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Abstract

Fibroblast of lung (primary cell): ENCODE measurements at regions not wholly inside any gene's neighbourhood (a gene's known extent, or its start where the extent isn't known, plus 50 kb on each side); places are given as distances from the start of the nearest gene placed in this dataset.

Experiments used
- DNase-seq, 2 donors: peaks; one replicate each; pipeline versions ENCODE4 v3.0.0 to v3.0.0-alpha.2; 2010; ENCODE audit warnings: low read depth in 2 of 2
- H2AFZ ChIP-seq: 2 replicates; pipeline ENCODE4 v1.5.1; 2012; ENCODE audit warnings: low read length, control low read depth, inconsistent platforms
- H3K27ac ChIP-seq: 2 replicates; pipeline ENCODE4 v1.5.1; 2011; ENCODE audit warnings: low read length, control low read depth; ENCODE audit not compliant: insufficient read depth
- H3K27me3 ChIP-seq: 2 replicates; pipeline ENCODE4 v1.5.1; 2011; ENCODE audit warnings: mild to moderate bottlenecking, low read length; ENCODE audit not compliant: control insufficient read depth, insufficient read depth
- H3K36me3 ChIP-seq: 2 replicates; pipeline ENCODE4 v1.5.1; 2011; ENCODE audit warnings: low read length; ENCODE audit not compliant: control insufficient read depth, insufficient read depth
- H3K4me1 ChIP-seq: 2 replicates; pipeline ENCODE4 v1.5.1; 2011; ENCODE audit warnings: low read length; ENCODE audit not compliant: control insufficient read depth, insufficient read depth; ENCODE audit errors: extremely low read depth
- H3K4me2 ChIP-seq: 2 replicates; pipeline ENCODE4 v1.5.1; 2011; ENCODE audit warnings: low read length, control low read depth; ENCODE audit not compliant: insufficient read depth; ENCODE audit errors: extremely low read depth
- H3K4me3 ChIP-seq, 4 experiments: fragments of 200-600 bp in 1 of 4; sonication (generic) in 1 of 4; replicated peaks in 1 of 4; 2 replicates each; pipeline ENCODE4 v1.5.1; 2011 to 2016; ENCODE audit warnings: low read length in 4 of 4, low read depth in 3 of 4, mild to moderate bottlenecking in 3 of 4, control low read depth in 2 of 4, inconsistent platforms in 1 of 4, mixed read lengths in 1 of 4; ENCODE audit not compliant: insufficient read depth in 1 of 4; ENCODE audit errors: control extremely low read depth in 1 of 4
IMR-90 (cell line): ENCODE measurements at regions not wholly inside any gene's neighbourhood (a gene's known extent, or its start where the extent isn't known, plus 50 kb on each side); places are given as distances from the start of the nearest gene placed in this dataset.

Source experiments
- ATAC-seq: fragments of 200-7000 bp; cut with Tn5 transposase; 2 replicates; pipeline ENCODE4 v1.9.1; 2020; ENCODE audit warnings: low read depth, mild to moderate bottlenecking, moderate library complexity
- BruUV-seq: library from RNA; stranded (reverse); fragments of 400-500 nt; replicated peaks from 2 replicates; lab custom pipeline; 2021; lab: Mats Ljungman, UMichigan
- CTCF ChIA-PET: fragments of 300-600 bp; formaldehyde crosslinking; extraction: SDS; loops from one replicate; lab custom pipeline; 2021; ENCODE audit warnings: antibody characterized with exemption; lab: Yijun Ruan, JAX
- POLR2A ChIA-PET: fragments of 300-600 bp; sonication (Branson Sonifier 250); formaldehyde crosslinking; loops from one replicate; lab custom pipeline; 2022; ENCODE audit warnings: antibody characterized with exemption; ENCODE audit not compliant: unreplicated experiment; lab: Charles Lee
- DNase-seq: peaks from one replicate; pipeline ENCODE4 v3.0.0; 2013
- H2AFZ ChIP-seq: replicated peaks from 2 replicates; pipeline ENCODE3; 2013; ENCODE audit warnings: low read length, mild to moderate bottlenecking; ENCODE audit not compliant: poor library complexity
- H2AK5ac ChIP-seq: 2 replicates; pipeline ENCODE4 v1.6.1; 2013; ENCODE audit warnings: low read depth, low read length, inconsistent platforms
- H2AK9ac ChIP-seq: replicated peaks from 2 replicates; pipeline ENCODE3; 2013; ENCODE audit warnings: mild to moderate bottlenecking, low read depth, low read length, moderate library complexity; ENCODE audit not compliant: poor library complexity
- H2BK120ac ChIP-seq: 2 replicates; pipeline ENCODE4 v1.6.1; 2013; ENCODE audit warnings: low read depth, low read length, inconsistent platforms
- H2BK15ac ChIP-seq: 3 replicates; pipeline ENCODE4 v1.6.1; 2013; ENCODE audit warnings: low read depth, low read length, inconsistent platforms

Accurate forecasts of energy demand are required for public policy formation, but estimation of the residential demand for electricity presents a number of conceptual and statistical problems. This paper focuses on two interrelated issues in electricity demand analysis: model specification with respect to the price variable and the level of data aggregation. From an empirical study of demand in New England, our principal conclusions are: (a) price elasticities, estimated using state level data, differ from those at the utility level; (b) at the state level of aggregation, alternative model specifications of demand give markedly different results; (c) there appears to be significant differences between the New England states in the demand for electricity; and (d) it was not possible to discern whether consumers respond to average price or marginal price.

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